No matter the circumstances, resisting an arrest is never a great idea. Besides risking bodily harm, resisting an arrest can complicate your case and lead to additional charges. In fact, resisting arrest in Hawaii amounts to a misdemeanor. If convicted, you can serve jail time.
Granted the consequences if you are convicted, it is important that you figure out your defense options if you are charged with resisting an arrest in Hawaii.
Defense options if you are charged with resisting an arrest
The key to defending yourself against resisting an arrest charge is keeping in mind that your charges are based on the fact that your actions obstructed a law enforcement officer from executing their duties. That said, here are defense options you can consider when charged with resisting an arrest:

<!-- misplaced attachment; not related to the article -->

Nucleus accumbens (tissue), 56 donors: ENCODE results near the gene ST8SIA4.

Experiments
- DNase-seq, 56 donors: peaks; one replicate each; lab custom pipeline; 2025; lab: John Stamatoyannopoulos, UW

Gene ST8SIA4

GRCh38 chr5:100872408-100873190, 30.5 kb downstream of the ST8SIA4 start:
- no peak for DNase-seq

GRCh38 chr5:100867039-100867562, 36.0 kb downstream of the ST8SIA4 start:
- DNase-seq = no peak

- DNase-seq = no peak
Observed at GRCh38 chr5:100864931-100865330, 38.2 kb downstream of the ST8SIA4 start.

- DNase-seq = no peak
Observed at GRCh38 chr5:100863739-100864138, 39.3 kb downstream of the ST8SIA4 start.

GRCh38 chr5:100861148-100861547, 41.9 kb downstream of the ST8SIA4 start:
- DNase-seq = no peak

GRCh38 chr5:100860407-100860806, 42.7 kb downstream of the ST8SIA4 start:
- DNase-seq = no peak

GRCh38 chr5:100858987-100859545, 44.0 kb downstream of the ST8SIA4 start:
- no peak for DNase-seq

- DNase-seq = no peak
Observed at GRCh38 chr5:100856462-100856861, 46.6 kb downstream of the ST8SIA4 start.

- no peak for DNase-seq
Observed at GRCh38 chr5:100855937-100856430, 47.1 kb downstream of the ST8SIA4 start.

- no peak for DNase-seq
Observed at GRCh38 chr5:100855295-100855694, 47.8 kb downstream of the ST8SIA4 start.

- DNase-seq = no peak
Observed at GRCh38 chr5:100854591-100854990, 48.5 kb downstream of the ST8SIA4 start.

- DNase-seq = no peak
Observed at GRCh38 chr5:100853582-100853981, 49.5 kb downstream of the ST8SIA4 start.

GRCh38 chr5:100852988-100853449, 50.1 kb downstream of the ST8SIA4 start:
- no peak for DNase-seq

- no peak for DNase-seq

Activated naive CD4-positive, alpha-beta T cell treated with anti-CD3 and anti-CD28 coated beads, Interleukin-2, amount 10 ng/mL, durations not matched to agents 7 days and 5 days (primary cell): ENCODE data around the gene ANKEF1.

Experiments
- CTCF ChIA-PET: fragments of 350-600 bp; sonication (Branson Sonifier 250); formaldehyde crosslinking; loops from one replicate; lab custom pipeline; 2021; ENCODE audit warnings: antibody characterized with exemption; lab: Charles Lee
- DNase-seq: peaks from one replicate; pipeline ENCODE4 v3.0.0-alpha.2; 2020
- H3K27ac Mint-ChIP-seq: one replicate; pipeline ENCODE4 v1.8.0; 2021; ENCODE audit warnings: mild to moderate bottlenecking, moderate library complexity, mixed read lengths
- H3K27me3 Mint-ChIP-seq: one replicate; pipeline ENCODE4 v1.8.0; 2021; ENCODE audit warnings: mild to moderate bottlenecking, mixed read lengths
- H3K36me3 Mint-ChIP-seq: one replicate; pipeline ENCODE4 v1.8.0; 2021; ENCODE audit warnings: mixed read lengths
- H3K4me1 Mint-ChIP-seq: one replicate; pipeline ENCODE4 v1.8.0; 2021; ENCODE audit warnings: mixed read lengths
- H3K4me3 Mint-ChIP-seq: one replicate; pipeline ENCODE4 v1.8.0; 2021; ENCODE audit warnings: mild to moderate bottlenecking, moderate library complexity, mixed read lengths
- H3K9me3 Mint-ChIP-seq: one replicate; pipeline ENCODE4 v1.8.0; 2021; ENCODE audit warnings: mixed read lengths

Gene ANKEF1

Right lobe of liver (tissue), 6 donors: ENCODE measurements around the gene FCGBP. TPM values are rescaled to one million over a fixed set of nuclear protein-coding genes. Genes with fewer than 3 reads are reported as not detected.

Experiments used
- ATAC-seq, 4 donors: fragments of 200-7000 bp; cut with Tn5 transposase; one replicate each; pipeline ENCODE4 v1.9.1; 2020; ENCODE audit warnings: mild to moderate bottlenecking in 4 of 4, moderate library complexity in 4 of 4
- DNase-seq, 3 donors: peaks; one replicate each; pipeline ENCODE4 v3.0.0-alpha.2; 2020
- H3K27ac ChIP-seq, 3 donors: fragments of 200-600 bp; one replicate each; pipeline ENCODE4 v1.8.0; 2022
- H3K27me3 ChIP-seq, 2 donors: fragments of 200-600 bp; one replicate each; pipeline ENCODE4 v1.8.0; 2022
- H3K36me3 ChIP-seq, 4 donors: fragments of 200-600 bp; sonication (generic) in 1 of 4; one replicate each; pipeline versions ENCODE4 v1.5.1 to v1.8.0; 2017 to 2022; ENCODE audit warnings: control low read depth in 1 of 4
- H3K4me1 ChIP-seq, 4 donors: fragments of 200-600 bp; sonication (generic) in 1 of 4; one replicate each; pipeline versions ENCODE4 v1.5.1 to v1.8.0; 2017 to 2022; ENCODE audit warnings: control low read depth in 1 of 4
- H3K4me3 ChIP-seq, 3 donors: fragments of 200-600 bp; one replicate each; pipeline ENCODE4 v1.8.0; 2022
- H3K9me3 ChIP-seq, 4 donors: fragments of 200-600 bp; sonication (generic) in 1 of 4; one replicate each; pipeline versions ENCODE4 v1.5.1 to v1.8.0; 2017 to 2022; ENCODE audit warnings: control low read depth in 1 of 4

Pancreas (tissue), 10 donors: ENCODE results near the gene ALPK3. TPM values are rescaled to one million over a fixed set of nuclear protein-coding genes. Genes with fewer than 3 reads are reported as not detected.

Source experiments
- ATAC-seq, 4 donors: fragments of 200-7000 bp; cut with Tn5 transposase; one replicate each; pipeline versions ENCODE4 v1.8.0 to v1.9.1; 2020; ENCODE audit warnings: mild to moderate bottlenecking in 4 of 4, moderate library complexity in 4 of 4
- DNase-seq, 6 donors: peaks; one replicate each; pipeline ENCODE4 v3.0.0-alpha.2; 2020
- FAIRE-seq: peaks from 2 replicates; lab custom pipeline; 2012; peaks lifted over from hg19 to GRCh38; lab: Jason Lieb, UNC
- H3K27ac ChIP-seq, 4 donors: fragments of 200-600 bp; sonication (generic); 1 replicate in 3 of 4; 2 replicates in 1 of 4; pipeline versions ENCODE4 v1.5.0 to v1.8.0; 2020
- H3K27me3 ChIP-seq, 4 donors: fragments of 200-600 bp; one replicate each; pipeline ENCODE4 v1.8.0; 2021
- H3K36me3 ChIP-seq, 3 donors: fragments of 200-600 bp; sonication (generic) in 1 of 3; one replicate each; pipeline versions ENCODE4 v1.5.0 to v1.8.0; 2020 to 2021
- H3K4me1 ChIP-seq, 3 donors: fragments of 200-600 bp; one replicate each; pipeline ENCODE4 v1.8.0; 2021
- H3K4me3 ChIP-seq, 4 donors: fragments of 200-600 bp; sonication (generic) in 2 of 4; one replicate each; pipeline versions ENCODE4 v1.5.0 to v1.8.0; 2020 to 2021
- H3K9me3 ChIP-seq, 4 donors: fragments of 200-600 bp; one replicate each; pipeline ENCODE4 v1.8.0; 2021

You were acting in self-defense – Law enforcement officers are permitted to use reasonable force when executing an arrest. Anything beyond this is unjustified. For instance, if the arresting officer attempts to shoot you when you are unarmed, you may fight back.
If the arrest is unlawful –Basically, the police can execute an arrest under two circumstances. Firstly, when there is a warrant against you. And, secondly, if they have probable cause that you are committing a crime. If the police attempt to arrest you with neither a warrant nor probable cause, then the arrest may be deemed unlawful. As such, you may use reasonable force to resist the arrest.
When the officer fails to identify themselves – law enforcement officers are required to identify themselves while making an arrest. If they do not, you may resist an arrest in the interest of your safety.
If you are charged with a crime, you need to know your rights. Knowing your legal options can help you safeguard your rights and interests when facing a criminal charge in Hawaii.